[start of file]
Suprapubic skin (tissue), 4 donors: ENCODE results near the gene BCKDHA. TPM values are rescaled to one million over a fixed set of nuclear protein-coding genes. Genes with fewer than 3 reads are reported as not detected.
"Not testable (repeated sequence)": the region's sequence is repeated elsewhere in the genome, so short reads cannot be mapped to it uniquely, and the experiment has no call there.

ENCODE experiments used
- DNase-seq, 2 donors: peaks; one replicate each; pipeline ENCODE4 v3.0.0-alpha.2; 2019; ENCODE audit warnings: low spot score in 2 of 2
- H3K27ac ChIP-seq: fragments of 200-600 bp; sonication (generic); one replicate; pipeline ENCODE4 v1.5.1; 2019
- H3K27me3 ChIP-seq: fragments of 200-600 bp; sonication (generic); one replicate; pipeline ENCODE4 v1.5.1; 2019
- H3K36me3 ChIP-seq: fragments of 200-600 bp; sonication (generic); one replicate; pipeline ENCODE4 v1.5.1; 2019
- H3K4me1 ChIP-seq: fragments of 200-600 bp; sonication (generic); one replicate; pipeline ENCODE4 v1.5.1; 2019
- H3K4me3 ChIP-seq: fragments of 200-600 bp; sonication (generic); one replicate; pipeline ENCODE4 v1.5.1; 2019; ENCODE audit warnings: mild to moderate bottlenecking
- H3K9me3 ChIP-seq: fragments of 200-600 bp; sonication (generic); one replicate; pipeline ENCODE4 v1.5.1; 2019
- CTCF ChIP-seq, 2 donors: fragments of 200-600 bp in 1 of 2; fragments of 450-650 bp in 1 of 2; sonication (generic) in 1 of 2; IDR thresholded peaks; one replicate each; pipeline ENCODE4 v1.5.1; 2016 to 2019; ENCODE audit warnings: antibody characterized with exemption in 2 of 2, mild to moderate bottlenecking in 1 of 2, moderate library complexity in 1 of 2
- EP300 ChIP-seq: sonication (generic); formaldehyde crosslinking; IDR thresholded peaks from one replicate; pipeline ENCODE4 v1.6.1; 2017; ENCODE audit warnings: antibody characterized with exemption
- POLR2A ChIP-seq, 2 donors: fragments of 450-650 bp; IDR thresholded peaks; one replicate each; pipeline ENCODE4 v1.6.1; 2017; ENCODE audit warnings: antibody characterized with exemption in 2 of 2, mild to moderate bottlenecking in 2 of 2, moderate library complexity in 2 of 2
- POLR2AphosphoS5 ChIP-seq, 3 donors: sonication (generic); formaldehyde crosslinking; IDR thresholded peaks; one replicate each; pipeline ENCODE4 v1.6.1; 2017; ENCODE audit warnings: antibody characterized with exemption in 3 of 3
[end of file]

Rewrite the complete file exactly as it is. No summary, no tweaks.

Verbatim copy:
Suprapubic skin (tissue), 4 donors: ENCODE results near the gene BCKDHA. TPM values are rescaled to one million over a fixed set of nuclear protein-coding genes. Genes with fewer than 3 reads are reported as not detected.
"Not testable (repeated sequence)": the region's sequence is repeated elsewhere in the genome, so short reads cannot be mapped to it uniquely, and the experiment has no call there.

ENCODE experiments used
- DNase-seq, 2 donors: peaks; one replicate each; pipeline ENCODE4 v3.0.0-alpha.2; 2019; ENCODE audit warnings: low spot score in 2 of 2
- H3K27ac ChIP-seq: fragments of 200-600 bp; sonication (generic); one replicate; pipeline ENCODE4 v1.5.1; 2019
- H3K27me3 ChIP-seq: fragments of 200-600 bp; sonication (generic); one replicate; pipeline ENCODE4 v1.5.1; 2019
- H3K36me3 ChIP-seq: fragments of 200-600 bp; sonication (generic); one replicate; pipeline ENCODE4 v1.5.1; 2019
- H3K4me1 ChIP-seq: fragments of 200-600 bp; sonication (generic); one replicate; pipeline ENCODE4 v1.5.1; 2019
- H3K4me3 ChIP-seq: fragments of 200-600 bp; sonication (generic); one replicate; pipeline ENCODE4 v1.5.1; 2019; ENCODE audit warnings: mild to moderate bottlenecking
- H3K9me3 ChIP-seq: fragments of 200-600 bp; sonication (generic); one replicate; pipeline ENCODE4 v1.5.1; 2019
- CTCF ChIP-seq, 2 donors: fragments of 200-600 bp in 1 of 2; fragments of 450-650 bp in 1 of 2; sonication (generic) in 1 of 2; IDR thresholded peaks; one replicate each; pipeline ENCODE4 v1.5.1; 2016 to 2019; ENCODE audit warnings: antibody characterized with exemption in 2 of 2, mild to moderate bottlenecking in 1 of 2, moderate library complexity in 1 of 2
- EP300 ChIP-seq: sonication (generic); formaldehyde crosslinking; IDR thresholded peaks from one replicate; pipeline ENCODE4 v1.6.1; 2017; ENCODE audit warnings: antibody characterized with exemption
- POLR2A ChIP-seq, 2 donors: fragments of 450-650 bp; IDR thresholded peaks; one replicate each; pipeline ENCODE4 v1.6.1; 2017; ENCODE audit warnings: antibody characterized with exemption in 2 of 2, mild to moderate bottlenecking in 2 of 2, moderate library complexity in 2 of 2
- POLR2AphosphoS5 ChIP-seq, 3 donors: sonication (generic); formaldehyde crosslinking; IDR thresholded peaks; one replicate each; pipeline ENCODE4 v1.6.1; 2017; ENCODE audit warnings: antibody characterized with exemption in 3 of 3